This weekend I did something insanely awesome – I went to a Yoga Mala. The first annual Boston Yoga Mala at the Boston Button Factory.
For those unfamiliar, a yoga mala is
something crazy people do 108 sun salutations performed in a group. Yoga malas are done all over the world, often coinciding with the changing of the seasons. This yoga mala was for the Spring Equinox. While most normal people were getting their Easter baskets ready, I spent a casual 3 hours doing back bends, downward dogs, and yogi push ups. No biggie.
Until a few months ago, I had never heard of a yoga mala. As far as I’m aware, Boston has never had a yoga mala before – at least not one independent from a yoga studio. Carrie Bresnick, a Boston area native, set out to change that.
Having spent a few years in hippy crunchy Los Angeles where she participated in yoga malas, Bresnick had a vision to host a yoga mala back in her hometown. An idea quickly turned into a Facebook page with invitations sent to friends, family, and anyone in town who had posted a selfie on a yoga mat on Facebook. Obviously, an invitation to the Boston Yoga Mala Facebook Page showed up in my notifications.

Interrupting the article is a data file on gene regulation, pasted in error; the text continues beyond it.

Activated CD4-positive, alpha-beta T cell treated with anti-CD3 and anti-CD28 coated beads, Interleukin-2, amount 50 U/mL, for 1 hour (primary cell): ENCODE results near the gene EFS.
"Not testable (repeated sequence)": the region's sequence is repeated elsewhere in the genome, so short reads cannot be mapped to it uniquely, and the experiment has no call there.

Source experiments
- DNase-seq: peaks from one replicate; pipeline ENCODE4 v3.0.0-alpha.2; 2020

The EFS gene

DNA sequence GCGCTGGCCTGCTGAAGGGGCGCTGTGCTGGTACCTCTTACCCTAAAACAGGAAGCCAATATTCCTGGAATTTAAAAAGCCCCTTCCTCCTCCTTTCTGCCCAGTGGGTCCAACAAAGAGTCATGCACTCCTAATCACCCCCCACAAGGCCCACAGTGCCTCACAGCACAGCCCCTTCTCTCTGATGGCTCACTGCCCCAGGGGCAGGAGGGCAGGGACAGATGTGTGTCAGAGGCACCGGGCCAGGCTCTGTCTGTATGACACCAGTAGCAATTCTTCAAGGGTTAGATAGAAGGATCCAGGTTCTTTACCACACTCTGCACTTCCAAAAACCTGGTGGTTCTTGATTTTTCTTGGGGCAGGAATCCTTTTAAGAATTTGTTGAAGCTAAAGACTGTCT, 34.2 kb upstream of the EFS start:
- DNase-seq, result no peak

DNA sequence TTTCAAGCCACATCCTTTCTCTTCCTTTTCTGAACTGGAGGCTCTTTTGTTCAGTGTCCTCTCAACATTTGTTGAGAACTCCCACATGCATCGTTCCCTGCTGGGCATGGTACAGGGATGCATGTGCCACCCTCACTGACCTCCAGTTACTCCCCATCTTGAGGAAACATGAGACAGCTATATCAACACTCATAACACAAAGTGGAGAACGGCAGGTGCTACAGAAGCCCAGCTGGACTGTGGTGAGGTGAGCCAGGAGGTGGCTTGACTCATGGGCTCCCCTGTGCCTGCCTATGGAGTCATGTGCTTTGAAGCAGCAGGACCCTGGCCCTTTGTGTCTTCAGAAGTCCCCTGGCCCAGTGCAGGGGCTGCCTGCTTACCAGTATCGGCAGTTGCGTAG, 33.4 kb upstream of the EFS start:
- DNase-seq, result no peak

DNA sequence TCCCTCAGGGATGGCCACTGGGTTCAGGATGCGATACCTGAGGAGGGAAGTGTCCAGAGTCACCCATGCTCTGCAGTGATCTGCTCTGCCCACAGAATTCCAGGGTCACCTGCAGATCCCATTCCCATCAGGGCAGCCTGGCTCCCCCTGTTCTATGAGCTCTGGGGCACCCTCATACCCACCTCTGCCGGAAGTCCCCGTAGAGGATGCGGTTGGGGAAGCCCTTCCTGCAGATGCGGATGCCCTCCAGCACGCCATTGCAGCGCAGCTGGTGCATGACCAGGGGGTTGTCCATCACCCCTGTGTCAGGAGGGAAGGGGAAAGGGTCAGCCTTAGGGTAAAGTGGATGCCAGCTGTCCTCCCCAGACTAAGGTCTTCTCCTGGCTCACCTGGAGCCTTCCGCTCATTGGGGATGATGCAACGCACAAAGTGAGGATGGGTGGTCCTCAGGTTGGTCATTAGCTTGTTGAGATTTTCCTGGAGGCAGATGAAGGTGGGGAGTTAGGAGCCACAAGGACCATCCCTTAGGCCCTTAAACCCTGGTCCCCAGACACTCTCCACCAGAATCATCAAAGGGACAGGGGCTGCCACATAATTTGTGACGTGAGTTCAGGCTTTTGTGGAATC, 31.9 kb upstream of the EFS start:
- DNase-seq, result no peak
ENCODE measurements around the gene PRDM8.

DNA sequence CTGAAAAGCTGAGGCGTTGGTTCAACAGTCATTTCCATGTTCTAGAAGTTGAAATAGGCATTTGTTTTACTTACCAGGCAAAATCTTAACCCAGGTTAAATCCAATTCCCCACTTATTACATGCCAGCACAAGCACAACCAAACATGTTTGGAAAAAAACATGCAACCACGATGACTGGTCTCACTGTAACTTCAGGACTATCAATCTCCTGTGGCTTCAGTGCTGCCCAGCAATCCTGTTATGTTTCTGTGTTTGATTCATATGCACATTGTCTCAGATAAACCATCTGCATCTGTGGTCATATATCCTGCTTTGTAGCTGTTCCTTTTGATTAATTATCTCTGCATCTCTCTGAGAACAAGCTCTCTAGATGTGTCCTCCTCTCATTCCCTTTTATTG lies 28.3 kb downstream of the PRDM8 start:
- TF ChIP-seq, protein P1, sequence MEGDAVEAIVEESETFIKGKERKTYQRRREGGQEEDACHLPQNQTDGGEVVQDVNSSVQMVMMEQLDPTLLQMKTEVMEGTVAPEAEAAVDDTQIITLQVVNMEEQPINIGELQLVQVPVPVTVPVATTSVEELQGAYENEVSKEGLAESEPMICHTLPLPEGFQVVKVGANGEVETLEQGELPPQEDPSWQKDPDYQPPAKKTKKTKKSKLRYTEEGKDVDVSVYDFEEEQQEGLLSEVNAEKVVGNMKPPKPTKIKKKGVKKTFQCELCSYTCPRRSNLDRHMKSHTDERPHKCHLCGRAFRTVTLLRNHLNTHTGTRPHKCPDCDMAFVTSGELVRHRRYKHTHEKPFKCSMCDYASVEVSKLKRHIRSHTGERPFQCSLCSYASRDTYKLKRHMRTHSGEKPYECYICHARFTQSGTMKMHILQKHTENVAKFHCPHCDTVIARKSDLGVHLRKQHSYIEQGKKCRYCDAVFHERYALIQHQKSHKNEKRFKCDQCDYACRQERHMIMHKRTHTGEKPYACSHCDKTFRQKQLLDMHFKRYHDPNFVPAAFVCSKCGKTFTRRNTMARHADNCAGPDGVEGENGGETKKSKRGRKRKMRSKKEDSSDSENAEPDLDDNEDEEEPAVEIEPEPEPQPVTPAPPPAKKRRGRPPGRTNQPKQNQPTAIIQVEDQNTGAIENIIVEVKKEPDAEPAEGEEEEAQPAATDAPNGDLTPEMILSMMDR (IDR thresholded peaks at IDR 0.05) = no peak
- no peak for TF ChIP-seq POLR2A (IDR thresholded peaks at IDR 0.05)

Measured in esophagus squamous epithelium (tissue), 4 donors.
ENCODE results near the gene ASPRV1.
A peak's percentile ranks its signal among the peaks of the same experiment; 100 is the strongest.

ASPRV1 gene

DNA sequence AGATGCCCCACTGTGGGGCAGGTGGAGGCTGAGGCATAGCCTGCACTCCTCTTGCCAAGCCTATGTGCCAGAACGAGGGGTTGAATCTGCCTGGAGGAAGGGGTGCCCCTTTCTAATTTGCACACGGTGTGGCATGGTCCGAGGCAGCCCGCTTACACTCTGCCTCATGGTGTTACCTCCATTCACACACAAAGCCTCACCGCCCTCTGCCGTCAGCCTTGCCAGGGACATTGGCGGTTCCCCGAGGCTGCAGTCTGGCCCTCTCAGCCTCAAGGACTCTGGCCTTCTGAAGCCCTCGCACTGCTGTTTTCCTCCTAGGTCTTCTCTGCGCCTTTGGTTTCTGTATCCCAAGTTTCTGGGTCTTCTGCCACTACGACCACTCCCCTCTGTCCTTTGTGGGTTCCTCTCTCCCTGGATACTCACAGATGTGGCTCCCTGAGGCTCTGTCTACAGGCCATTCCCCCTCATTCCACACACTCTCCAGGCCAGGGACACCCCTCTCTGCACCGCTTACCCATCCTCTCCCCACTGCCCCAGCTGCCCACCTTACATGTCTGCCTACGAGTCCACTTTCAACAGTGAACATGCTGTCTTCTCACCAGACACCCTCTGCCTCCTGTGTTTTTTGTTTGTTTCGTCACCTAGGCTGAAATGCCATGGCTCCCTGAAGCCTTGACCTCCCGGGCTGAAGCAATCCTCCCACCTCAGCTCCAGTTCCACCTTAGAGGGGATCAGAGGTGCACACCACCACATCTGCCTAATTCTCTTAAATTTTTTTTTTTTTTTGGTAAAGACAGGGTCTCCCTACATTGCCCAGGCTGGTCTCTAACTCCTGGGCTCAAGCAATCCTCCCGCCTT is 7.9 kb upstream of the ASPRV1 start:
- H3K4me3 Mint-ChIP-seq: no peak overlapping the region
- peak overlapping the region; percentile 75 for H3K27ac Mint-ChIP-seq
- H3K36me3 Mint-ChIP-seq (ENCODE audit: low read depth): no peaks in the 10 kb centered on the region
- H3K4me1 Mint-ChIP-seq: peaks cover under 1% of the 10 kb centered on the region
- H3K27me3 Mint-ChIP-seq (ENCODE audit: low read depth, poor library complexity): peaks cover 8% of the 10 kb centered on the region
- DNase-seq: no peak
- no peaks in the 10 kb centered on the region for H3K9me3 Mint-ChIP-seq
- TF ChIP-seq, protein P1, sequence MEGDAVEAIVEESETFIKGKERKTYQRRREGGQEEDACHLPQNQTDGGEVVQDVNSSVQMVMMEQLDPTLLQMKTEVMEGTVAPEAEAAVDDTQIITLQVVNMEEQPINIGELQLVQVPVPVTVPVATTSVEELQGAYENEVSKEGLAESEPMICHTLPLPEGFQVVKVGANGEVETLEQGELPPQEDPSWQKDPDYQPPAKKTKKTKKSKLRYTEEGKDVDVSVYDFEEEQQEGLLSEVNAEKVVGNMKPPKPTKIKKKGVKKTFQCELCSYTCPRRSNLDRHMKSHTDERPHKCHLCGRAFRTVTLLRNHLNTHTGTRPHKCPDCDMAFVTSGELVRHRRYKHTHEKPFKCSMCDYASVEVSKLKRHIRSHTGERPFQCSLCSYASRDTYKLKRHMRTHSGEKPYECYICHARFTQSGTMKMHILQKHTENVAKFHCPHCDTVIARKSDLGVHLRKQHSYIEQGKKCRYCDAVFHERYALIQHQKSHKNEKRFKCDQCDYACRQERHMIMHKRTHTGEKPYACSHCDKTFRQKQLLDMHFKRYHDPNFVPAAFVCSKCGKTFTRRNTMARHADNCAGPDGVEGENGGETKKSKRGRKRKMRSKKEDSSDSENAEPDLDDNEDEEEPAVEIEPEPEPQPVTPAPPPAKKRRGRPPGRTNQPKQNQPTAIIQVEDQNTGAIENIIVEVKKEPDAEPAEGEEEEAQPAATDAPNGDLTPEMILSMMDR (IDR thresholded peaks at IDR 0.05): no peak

Likely caught after an inspiring yoga class or on a caffeine high, I signed up, blissfully ignorant to how strenuous yet transformative a yoga mala could be. Someone who puts 108% of herself into everything, I took the idea of a yoga mala in stride, assuming at best it would be awesome and at worst I’d get a good workout. So…how was it?
The Boston Yoga Mala was great! Despite the fact that my arms are so sore that I’m struggling to type, I would do it again. Set in the awesomely historic Boston Button Factory, Bresnick’s first hosted yoga mala was a success. The turnout was good for an inaugural event – about 20 participants.
Upon entering the Boston Button Factory, Bresnick greeted everyone with a warm smile, a bottle of water, and a small towel. The mala was co-led by Bresnick and Paula Passanisi, a forest yoga instructor from the The Yoga Joy Studio, in Gloucester. The 108 sun salutations were a mix of versions A and B, making the flow interesting and challenging.
Broken into 12 sets of 9 rounds of salutations, Bresnick and Passanisi gave participants an intention for each set. Intentions give you something to focus on during your practice – a friendly reminder of why you’re on your mat, what brought you to it, and what you hope to get out of the practice.
After almost 3 hours, we had completed 108 sun salutations at the Boston Yoga Mala and welcomed in the Spring…or at least the balmy 30 degree weather known as Spring in Boston. Although I’m sore, it was an amazing experience that I’m looking forward to doing again. Bresnick has plans to host more yoga malas in the future – likely once a season. If you’re into yoga and challenging yourself, keep an eye out for events.